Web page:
This is an interesting question asked by current husky owners as well as those considering getting a husky in the future. Are huskies one-person dogs? Do they get attached to just one owner and not the other? This article provides many fair answers to these great questions.
Do Huskies Get Attached To One Person/Owner?
Whether or not a husky becomes attached more to one person over another, usually comes down to the level of interaction given by each person.
Typically speaking, the person who feeds him, walks him, trains, and plays with him has a higher chance of developing a closer bond.
But if those responsibilities are shared, it would then likely come down to who the husky views as the overall “pack leader” or most authoritative of the house.
In most cases, the person who takes more of an active role in raising the husky will end up being considered their “leader”. And being the leader will usually receive more attention from the husky. This is because huskies have strong pack instincts where hierarchy is extremely important.
A Husky Might Not Get Attached To Any Owner
There’s another answer to the question, which is that a husky might not get overly attached to any owner.
This doesn’t mean to say that your husky doesn’t love you, it just highlights the point that they can have a very strong sense of independence and even stubbornness to some extent.
Although huskies enjoy having human company, when it comes to showing affection they seem to pick and choose when they want to give it. This leads to many owners thinking their husky isn’t very attached to them.
This has been a hot topic of debate for countless years and has even led many owners to question their husky’s “loyalty” to them.
Off the bat, this sounds like a bad thing and something to worry about, but honestly, it isn’t, and it’s just the way that some huskies are. And there shouldn’t be anything wrong with that.
The Way You Raise Your Husky Has an Impact
The character and personality of your husky, as well as the kind of relationship you have with him, will certainly be impacted by how he has been raised.
If a husky is raised from puppyhood with a lot of physical-contact, time, and attention given to him, then the chances are that he’s going to be more “attached” and connected to his owners when he’s older.
And as I mentioned earlier, if one owner spends more time feeding, playing, training, walking, and interacting with the husky than the other, then there’s more of a chance of that relationship developing to a greater extent.
Contrary to all of this, if a husky doesn’t receive a lot of affection and spends most of his time alone, then that will be reflected in his overall character. If this is the case, being overly attached or affectionate just won’t come naturally to him.
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Why Isn’t My Husky Affectionate/Attached To Me?
If you’ve reached this article because you’re trying to work out why your husky isn’t very attached or affectionate with you, we have a few answers.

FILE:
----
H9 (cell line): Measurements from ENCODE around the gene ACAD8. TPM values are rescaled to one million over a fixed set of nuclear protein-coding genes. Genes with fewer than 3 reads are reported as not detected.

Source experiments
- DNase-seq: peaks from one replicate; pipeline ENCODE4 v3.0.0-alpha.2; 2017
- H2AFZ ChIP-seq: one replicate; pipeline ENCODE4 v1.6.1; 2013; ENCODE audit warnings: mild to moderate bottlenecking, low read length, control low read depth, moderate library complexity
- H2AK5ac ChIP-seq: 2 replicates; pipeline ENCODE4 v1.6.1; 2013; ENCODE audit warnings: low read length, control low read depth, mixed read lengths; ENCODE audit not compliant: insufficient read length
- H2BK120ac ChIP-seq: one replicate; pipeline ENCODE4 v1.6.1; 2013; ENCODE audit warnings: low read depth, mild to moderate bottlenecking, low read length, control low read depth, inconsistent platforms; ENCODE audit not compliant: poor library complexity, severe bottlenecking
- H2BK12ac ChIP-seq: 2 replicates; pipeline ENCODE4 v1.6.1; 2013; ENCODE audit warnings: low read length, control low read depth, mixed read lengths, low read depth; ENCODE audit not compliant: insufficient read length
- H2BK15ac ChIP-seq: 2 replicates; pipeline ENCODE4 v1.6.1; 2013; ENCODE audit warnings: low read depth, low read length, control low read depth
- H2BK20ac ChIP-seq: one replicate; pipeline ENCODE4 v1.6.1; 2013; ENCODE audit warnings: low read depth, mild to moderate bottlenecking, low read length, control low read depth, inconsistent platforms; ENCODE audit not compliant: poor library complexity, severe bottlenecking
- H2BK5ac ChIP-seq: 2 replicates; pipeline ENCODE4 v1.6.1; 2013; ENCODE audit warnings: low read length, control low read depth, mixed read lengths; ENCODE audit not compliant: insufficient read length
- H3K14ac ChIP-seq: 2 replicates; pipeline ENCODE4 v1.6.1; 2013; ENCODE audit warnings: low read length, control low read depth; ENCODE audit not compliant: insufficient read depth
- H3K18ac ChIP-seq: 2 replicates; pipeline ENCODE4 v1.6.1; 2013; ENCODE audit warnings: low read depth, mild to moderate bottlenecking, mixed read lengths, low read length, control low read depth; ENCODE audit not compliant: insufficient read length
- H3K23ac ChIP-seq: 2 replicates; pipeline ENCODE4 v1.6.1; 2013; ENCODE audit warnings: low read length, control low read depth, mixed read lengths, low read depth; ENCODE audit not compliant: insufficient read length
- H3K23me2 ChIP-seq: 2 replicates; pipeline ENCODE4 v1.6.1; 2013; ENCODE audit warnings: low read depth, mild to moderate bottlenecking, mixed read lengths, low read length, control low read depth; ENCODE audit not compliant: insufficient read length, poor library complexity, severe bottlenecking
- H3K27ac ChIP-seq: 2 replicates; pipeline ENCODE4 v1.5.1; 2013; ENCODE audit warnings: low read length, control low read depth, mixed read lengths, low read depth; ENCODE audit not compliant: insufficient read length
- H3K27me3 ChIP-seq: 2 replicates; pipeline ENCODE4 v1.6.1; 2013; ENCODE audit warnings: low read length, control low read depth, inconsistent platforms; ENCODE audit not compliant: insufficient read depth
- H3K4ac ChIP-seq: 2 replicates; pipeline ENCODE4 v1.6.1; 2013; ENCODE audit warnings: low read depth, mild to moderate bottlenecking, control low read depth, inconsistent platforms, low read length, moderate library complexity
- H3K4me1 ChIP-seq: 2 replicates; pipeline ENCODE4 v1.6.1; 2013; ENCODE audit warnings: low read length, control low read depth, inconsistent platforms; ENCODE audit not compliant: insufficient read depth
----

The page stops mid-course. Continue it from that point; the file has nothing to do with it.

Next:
Many owners worry that they are doing something wrong if their husky doesn’t end up being overly attached or affectionate, but that likely isn’t the case.
5 common reasons why your husky isn’t attached to you:
● Your husky has a strong sense of independence and enjoys his own company
● Your husky wasn’t raised to be very attached and close to you
● Your husky is normalized to spending time alone (If you have long work hours)
● Your husky is a rescue or has a troubled past
● You have high expectations of how your husky should be
Not being overly attached to you doesnt necessarily signify a bad relationship.
I will touch on managing expectations in the section below.
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Improving Your Bond With Your Husky
Are there ways you can improve the bond with your husky to have a closer relationship?
Although you can never force your husky to be more attached to you, you can certainly improve areas of his life to which you might experience a positive effect on the relationship.
Consider your husky’s daily routine and think about what a typical “day in the life” is like for him.
Here are some questions to help you assess the quality of his day: Is he receiving enough attention? does he spend many hours alone? do you play with him or take the time to train him? Does he receive as much exercise as he would like? Does he seem happy and energetic for his age and current health? Is he well-socialized? and there are many more…
Improving any aspect of his life would likely result in a healthier happier husky, which might transfer over into your relationship with him. But, then again, it may not, and that’s okay too!
Managing expectations is another huge part of this topic. Are you expecting your husky to be super affectionate? Owners who expect their husky to be a certain way, are often left disappointed, which can only be more on them, than the husky…
Is your husky attached to you? Let me know your thoughts on this fascinating topic!
Thank you for reading!